Everything else about the yo-yo is fantastic. The shape is great, fits my hand nicely, and if Shinwoo can market this puppy near the price of the first Zen, then I think the Zen 2 is a good buy, even with the current stack design. When it comes down to it, the Zen 2 is a great metal player with a great response system and if it is in the $60 price range it is a good buy.
During my very enjoyable review week with the Zen 2 Prototype, think I may have a good name for it. Being the second release in the “Zen” line, I think that Linji, the second School of Zen, would make a perfect name for this meditation inspiring yo-yo. Linji was a teacher and Ch’an Master that used unconventional methods to bring about the moment of enlightenment. Like Linji, the Zen 2 will likely carry an unexpected low price, an out of the box thinking stack design, and great look.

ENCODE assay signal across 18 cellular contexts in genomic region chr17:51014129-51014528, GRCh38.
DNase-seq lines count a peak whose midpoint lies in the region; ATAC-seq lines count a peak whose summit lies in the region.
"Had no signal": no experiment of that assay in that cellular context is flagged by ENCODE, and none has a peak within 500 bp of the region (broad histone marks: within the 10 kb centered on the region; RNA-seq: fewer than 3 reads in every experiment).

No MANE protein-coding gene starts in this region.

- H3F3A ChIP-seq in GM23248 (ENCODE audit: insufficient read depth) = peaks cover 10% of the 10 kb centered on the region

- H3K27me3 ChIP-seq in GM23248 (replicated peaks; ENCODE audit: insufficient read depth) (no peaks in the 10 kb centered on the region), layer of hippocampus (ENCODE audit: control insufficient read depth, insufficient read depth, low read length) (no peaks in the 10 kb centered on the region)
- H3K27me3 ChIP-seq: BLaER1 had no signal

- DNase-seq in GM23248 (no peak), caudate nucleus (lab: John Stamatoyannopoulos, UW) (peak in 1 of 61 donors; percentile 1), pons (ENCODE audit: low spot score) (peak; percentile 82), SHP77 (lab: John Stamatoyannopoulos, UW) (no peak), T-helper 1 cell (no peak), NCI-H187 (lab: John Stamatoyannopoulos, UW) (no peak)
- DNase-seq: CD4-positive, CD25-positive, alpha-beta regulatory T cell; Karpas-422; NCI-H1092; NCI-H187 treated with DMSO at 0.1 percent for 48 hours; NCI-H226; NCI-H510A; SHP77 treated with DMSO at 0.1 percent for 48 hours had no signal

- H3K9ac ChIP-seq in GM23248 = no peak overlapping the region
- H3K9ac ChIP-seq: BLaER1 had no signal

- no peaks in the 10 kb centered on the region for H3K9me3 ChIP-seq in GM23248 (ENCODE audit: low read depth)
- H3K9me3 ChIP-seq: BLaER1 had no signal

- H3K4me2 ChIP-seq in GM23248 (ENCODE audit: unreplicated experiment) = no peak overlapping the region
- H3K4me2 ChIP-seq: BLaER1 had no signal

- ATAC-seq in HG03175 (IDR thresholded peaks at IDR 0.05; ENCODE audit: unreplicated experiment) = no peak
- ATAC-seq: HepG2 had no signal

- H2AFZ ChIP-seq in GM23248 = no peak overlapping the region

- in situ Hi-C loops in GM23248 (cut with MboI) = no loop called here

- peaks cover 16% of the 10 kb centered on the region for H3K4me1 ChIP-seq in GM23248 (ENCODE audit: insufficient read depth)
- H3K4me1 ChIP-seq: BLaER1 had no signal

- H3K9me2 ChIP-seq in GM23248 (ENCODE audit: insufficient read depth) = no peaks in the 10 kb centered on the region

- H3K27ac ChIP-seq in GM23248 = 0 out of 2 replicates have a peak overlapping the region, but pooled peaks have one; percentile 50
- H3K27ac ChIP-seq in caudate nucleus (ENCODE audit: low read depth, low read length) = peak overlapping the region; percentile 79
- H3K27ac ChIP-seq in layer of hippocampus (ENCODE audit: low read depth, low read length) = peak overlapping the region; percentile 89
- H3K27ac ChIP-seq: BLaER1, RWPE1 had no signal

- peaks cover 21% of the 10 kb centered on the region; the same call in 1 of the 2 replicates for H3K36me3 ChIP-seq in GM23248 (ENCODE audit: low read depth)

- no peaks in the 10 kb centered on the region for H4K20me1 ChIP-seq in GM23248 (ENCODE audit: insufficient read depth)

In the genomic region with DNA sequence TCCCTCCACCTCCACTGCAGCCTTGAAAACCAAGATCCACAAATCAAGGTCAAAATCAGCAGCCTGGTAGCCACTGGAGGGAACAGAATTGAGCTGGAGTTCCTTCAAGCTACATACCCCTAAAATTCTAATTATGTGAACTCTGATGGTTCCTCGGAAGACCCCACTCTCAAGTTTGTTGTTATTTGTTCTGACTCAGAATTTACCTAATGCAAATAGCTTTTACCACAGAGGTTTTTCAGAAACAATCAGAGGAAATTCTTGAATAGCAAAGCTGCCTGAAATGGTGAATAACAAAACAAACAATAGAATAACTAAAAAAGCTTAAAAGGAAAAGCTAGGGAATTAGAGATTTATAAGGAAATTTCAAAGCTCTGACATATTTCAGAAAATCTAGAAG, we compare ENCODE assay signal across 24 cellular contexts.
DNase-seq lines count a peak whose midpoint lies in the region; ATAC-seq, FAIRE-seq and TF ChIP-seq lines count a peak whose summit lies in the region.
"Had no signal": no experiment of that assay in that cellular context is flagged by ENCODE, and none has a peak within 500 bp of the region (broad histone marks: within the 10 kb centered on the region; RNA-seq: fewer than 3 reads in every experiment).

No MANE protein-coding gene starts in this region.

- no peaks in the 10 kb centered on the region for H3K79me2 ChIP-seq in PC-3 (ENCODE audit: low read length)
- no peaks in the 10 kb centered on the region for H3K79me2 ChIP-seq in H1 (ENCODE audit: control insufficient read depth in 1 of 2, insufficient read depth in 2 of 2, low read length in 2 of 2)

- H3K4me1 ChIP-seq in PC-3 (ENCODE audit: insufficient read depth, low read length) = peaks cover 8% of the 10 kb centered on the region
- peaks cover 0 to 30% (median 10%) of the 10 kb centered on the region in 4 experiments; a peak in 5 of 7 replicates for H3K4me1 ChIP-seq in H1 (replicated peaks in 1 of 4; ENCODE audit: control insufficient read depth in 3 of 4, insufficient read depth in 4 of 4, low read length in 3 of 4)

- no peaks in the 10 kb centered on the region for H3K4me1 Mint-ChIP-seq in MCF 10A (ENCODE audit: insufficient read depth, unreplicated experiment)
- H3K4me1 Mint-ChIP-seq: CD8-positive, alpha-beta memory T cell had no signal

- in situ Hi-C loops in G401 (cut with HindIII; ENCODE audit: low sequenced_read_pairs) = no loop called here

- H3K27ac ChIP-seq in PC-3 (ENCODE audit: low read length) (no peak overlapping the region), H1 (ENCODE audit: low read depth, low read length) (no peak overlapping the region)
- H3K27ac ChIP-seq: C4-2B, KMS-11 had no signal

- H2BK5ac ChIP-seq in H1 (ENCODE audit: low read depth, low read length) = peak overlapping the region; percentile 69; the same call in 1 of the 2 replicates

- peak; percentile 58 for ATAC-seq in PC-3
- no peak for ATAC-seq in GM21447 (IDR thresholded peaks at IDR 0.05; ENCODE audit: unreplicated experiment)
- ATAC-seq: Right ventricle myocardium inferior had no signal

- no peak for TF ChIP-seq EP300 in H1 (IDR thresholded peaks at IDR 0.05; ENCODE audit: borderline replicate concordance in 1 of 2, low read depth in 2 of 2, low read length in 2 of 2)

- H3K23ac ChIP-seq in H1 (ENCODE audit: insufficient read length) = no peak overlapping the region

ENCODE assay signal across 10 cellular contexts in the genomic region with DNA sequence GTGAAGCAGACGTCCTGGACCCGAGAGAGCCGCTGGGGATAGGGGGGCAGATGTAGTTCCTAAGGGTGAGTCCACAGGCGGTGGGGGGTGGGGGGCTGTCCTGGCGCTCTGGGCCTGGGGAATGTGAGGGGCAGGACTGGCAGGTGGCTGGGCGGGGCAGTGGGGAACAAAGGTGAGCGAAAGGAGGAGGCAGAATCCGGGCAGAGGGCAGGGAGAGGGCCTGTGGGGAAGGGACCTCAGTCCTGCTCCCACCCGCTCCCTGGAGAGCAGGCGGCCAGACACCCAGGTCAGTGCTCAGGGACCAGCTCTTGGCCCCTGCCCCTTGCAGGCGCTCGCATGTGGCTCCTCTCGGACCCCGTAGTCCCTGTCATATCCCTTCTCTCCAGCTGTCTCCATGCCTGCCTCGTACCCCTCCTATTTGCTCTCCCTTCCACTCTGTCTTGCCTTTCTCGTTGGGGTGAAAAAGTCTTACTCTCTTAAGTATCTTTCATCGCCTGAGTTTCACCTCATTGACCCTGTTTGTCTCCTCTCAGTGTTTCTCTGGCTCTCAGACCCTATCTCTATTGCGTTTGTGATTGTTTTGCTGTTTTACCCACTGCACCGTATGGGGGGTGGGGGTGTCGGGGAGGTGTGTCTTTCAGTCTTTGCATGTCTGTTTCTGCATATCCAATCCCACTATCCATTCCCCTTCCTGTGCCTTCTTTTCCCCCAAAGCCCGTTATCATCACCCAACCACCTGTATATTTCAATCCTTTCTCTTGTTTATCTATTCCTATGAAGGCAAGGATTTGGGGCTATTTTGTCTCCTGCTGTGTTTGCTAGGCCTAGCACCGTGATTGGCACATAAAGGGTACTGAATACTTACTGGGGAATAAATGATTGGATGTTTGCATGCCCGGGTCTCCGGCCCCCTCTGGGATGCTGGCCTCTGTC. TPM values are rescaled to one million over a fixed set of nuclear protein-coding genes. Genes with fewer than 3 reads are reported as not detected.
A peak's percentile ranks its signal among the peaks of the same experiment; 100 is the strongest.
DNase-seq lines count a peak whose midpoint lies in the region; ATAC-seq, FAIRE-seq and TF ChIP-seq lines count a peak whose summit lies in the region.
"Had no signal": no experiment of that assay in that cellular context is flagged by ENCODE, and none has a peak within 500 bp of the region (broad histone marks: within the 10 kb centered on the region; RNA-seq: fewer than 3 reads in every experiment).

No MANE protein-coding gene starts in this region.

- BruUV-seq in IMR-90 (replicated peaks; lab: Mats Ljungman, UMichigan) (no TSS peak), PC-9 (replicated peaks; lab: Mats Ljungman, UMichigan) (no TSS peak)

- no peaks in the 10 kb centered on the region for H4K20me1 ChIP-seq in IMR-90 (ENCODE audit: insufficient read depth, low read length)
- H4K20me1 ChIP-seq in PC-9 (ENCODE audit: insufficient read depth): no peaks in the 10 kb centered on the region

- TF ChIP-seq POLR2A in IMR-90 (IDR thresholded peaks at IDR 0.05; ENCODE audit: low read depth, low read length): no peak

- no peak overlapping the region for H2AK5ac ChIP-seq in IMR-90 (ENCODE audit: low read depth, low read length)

Hopefully it comes out soon.  We will let you know when it does.

Written by Chris “Dr. Yo-Yo” Allen who inserted a pithy joke here.

Edited by Dustin “Splugen” Gunter who made an additional pithy joke to go along with Chris’ pithy joke.


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About

Chris "Dr. Yo-Yo" Allen is the creator and founder of YoYoSkills.com. He has been yoyoing for over 25 years and has a passion for the industry.


'Product Review – Shinwoo Zen 2 Prototype' have 16 comments

  1. November 6, 2010 @ 5:42 am j

    i bought the zen 2 about a month ago, overall a great yoyo. it is however a bit unstable, if your throw is not dead on it will wobble, and after extended play the hubstacks are pretty vocal. the fact they cant be removed kinda sucks,but mine are functioning perfect. i like playing with it, my daily throw